Lukla Airport is known as the most dangerous airport in the world, and has a very short runway going off a cliff at an angle so the small planes can land quickly and take off faster. Weather had not been ideal and some people had been stranded in Lukla waiting for a flight for days. Notice how the runway is going downhill in the photo.
We were fortunate and made it out of Lukla on our scheduled morning. Apparently, the majority of flights the last 4-5 days hadn’t taken off. Good timing on our part, whew! Buck-30 got a flight out of Kathmandu that same day, and Griggs and I stayed two days. We played tourist and went to the Swayambhunath Stupa, aka “Monkey Temple.” One of the most sacred Tibetan Buddhist pilgrimage sites.
View looking out over Kathmandu.
Bouddha Stupa, one of the largest stupas in the world. I personally liked this one. Great light to go at the end of the day.
Most importantly, we found a real milkshake place in Thamel (tourist district of Kathmandu). It was called Keventers. I went three times and got the Chocolate Oreo flavor each time. Yep, I was a happy tourist:)
It was a nice transition to take some time in Kathmandu before returning home. I didn’t really feel like I needed time to absorb this one all that much. I know we were out for a month, but comparatively, it wasn’t as long as I’m used to. I had no grand delusions about the GHT, and it was very much what I expected. I studied up enough to know I’d likely be sick, cold, uncomfortable, and tired much of the time. I knew this was one I’d struggle to connect with. I knew it would put me out of my comfort zone on many levels, which is something I can tolerate. Mostly, I thought it would be good for me to find some kind of acceptance and peace in an environment where very little was in my control. That’s always been a challenge for me. So much in Nepal is unpredictable and uncontrollable. It was good for me to have that experience and sit in it for an extended period of time.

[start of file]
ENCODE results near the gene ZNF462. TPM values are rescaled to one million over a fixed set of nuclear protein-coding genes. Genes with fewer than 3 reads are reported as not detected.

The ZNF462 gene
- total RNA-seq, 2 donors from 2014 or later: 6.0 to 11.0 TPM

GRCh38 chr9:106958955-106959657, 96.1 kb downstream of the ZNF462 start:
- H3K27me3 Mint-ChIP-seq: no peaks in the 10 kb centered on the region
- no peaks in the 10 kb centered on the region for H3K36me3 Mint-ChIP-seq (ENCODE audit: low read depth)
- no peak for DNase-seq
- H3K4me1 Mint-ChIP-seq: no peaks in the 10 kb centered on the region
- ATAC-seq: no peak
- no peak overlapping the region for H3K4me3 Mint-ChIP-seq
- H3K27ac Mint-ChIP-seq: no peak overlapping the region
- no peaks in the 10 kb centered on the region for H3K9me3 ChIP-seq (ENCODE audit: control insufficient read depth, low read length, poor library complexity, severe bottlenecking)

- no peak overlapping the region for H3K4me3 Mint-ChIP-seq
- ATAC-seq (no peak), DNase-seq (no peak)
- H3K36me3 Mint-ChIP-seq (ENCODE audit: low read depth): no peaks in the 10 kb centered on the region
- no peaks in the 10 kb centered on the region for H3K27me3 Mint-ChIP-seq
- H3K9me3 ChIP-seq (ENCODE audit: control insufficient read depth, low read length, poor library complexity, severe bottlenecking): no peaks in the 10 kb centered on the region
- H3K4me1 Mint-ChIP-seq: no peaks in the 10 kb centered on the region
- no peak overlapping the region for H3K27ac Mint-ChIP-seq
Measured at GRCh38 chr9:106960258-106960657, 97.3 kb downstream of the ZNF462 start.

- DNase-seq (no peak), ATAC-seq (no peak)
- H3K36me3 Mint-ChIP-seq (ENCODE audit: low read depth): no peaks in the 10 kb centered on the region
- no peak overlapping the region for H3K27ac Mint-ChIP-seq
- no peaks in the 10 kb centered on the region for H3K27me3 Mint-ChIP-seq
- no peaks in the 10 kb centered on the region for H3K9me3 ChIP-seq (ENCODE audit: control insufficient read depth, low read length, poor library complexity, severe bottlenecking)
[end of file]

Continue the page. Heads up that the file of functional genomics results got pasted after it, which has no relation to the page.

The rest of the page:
All three of us are fortunate to have been thru-hiking for many years. This is definitely not our first or last rodeo. Having many trail years under our belts has given us a perspective of normality out here. This isn’t some wanderlust angsty hyperbolic dreamscape. We aren’t out here to impress anyone. We just like experiencing countries at a 1-3mi/hr pace. Our motivations are internal despite however many people are “following” through our respective trail journals or social media. We all are known for our real opinions, and aversion to hyperbole. We aren’t out there to give an illusion, garner accolades, or attain more followers. Contrary to popular belief, all that has little impact on our decisions.
We all three have the freedom and independent finances to pretty much hike wherever our whims take us. That wasn’t Nepal anymore. We all have things we are anxious to get to in the coming months, and are leaving this experience feeling like it was unique, surreal, and worth having. A month has shown us so many aspects of this diverse country, and I’m glad to have had that experience. Yes, there is a part of me that slightly yearns as I look at a map and see what all was left to be explored. Who knows, maybe someday I’ll return to pick up where I left off. I think I’ll need quite a bit of time to forget how uncomfortable it was to be out there first, ha! In the end, it boiled down to the fact that we didn’t feel the need to hike something just to say we did.
So What Happens Next??
The immediate question is always, “What’s next?!” Well, you all can follow Buck-30 and Griggs to see where they will be heading. Neither are big on announcements, so give it some transition time, and it will reveal itself eventually. Those two will likely always be hiking somewhere. As for me, it may be a bit of a surprise for everyone, but I’m very excited to go….HOME! I’m actually writing this on the plane as I fly home, and will post it as soon as I land. I realize it’s the prime hiking season, and I have the whole world to choose from. I have a suitcase, full of trail food, all new hardly used hiking gear, no professional obligations, and the money to hike the next 4-5 months…but I don’t want to. I’d planned to explain this after the GHT, but I’ve had a bit of a shift in the past year.